Two for the Money?

Speaking of the local radio wars, I find the perceived “animosity” between hosts of each station more disingenuous with every viewing of Sports Tonight. Every day, I listen to each station make crass remarks about one another. And that’s fine, I get it, controversy creates publicity. It’s very essential to what these people do. “We’re number 1!”…”No! We’re number 1″…And so on and so forth.

(Though, after the last ratings book came out, The Sports Hub’s claim is true, while WEEI’s equivocal statements are somewhat delusional.)

My contention is – and I broached this topic with Finn – that these personalities have the relationship of cops and criminals throughout the day, and all of the sudden, turn into Franklin & Bash at night while on various CSNNE shows. The transformation shows, above everything else, the goal is strictly monetary-driven and the aforementioned venom is somewhat fabricated.

Except for John Dennis, Andy Gresh and Glenn Ordway. Everyone can all agree on hating them.

Hot Sports Takes!

With all the new media outlets launching in Boston, opinions often are consumed, regurgitated, and consumed again. It has to be expected with two radio stations, an abundance of websites, and CSNNE which converges all of the talent.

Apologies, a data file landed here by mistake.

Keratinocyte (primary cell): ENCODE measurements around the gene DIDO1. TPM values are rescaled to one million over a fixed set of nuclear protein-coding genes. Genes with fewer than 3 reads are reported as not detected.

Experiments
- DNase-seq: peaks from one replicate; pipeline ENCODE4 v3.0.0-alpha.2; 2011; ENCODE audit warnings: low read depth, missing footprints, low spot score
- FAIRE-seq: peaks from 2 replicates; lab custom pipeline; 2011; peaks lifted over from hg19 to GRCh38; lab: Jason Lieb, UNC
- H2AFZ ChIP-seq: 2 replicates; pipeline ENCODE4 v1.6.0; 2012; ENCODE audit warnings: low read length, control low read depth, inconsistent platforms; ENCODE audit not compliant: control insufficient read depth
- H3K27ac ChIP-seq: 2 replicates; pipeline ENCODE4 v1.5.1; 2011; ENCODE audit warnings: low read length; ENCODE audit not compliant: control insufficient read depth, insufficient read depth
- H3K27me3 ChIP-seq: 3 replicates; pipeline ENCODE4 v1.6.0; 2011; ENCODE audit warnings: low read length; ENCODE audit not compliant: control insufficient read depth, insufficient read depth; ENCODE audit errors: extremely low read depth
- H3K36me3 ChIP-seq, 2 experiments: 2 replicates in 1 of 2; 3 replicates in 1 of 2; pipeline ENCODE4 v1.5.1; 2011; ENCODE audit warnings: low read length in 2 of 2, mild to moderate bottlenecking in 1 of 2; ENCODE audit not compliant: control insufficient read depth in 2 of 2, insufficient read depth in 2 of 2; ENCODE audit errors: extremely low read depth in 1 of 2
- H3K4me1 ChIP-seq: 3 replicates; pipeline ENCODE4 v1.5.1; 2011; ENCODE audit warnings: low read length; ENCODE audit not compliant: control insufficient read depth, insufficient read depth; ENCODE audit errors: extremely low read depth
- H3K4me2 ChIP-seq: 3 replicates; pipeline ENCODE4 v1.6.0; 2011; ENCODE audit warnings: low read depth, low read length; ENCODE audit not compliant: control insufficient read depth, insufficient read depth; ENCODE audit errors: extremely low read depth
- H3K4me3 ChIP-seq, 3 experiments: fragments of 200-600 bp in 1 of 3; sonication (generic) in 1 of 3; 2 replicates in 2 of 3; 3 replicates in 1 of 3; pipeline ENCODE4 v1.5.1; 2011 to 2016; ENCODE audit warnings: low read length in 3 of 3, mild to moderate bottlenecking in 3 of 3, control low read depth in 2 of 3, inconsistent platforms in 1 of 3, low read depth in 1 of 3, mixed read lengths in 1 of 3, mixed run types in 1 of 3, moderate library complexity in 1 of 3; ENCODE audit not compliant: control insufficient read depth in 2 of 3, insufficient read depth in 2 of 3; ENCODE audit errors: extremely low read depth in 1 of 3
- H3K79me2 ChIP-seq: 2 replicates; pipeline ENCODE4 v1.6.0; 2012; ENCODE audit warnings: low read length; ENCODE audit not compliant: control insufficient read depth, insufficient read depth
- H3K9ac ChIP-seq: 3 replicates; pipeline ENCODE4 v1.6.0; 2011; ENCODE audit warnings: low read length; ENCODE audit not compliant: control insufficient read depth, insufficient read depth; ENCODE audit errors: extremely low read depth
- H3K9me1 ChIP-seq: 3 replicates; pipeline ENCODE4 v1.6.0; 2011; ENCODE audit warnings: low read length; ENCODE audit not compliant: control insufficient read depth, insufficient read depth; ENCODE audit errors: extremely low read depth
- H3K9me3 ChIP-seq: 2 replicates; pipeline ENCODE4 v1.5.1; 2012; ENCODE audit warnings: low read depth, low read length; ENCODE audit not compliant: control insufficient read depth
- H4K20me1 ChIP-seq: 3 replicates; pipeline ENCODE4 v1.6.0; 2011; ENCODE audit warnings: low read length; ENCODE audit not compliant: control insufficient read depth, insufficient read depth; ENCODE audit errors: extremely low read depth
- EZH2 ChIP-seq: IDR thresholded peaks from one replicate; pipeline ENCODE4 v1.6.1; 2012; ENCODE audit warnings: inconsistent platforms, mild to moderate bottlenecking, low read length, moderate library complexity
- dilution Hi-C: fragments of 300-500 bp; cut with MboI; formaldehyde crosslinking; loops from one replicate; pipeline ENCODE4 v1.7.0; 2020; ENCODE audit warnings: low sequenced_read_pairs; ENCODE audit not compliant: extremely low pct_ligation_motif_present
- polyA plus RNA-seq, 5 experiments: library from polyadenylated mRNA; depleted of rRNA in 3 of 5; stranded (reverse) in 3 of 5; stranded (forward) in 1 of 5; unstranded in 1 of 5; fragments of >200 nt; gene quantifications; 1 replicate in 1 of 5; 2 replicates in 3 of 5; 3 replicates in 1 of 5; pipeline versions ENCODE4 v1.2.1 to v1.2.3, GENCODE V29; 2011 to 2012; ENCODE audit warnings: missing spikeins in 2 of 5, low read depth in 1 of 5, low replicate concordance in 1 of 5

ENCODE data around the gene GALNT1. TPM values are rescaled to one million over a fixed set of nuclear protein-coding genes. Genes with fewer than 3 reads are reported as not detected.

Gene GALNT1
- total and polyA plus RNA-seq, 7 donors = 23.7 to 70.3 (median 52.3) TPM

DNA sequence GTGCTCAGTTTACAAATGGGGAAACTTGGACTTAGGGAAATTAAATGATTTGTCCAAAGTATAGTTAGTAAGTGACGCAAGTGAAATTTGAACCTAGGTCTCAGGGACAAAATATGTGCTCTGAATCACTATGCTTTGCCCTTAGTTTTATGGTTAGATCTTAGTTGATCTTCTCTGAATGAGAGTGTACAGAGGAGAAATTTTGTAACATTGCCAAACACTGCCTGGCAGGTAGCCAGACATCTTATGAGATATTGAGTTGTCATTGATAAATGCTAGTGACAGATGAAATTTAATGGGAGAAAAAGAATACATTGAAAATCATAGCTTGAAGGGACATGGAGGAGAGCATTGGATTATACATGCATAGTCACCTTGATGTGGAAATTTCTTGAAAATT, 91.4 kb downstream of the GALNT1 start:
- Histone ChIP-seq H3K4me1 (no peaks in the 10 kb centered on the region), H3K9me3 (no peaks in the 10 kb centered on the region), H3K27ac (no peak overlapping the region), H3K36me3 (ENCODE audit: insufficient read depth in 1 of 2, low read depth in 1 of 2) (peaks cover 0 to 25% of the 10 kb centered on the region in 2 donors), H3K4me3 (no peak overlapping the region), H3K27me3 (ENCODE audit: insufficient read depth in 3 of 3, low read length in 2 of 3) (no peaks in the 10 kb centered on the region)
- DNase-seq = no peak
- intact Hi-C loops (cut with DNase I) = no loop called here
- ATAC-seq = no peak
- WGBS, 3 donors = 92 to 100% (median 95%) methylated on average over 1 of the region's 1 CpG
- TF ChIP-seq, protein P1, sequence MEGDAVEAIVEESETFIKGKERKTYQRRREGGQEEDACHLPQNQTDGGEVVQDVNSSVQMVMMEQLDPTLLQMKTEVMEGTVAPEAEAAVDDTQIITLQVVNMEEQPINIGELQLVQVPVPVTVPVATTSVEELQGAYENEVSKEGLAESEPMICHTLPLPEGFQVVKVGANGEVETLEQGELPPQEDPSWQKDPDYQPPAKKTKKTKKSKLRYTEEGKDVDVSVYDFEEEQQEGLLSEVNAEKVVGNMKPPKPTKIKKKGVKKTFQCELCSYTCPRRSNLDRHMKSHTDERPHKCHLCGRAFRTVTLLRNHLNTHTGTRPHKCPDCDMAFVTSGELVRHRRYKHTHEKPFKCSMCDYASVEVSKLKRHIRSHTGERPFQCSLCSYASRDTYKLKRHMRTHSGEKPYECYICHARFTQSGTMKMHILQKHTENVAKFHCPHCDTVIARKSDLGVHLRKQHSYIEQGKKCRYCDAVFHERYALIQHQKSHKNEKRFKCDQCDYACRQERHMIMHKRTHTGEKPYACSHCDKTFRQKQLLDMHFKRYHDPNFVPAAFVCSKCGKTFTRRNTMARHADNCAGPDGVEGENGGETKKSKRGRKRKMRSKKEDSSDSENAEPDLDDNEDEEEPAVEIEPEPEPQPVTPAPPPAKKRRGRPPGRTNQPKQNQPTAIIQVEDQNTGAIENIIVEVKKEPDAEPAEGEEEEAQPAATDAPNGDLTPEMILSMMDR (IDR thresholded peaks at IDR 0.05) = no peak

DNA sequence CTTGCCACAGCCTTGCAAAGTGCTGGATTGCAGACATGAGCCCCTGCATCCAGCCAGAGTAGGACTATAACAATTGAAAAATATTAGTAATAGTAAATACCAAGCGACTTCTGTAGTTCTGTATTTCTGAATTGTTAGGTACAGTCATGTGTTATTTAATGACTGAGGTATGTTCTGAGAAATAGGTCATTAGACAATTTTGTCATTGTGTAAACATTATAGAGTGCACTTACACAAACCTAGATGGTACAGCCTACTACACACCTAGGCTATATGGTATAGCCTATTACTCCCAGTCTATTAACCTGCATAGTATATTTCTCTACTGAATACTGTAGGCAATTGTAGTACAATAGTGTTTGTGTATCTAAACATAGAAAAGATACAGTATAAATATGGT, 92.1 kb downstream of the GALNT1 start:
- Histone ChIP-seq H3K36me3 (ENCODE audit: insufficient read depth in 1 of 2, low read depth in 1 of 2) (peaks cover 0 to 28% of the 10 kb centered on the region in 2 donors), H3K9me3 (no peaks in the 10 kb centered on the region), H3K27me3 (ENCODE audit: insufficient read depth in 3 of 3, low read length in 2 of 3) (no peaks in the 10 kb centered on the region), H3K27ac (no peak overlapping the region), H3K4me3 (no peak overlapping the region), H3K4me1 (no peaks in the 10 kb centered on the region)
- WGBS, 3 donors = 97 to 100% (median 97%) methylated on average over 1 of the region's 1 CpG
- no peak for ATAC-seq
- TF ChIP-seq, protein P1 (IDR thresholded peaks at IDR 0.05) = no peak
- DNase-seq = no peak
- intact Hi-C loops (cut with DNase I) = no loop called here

This week hilarity ensued as virtually every radio show on both The Sports Hub and WEEI gave listeners some form of, “No one wants to say it, but we’re straight shooters – the United States blew the women’s World Cup last Sunday. We know it’s weird to think of things in those terms – because they are women – but we’re the platform that tells it like it is. BOOM!”

Someone needs to sit both stations down, and advise personalities to refrain from presenting content like they’re shock jocks. Especially when their adversary is spewing the same crap. Simmer down.

Commenting on the, uh, Commentators!

Doc Emrick is leaving MSG Network to work full-time at Versus and NBC. I never thought I would take to a hockey play-by-play guy like Gary Thorne, but Emrick seems likable and his frantic pace is doting to the common viewer. It’s a good move for both the aging talent, and NBC (I don’t get to say that often). Eh, Enzo?

Additionally, I caught wind from Sports Illustrated’s Richard Deitsch that old friend Sean McDonough is being assigned the lead college football afternoon game on ABC with color commentator, Matt Millen.

(Is it weird, even though McDonough called World Series games and also the Sox for over fifteen years, the moment that resonates most with me is this gem from a college football game? Fast forward to 25:30.)

On Twitter, Deitsch was lamenting about Millen’s presence in the broadcast, because of his failures as the winless Detroit Lion’s general manager.

Millen earned his bones as a player first and foremost, which provoked me to pontificate about former athlete’s in Boston and their role in the media.

Scott Zolak – Zo has been a presence in the market since his retirement from football, frequently appearing on Patriots 5th Quarter. The eccentric ex-signal caller has been a radio personality both in Providence, and now in Boston middays with Andy Gresh at 98.5 The Sports Hub. I think Zo’s football knowledge is worthwhile, but isn’t substantial enough to justify a radio show year round. Bottom Line: Although his enthusiasm for radio is endearing and borderline infectious, a guest host is a better suited role for Zolak.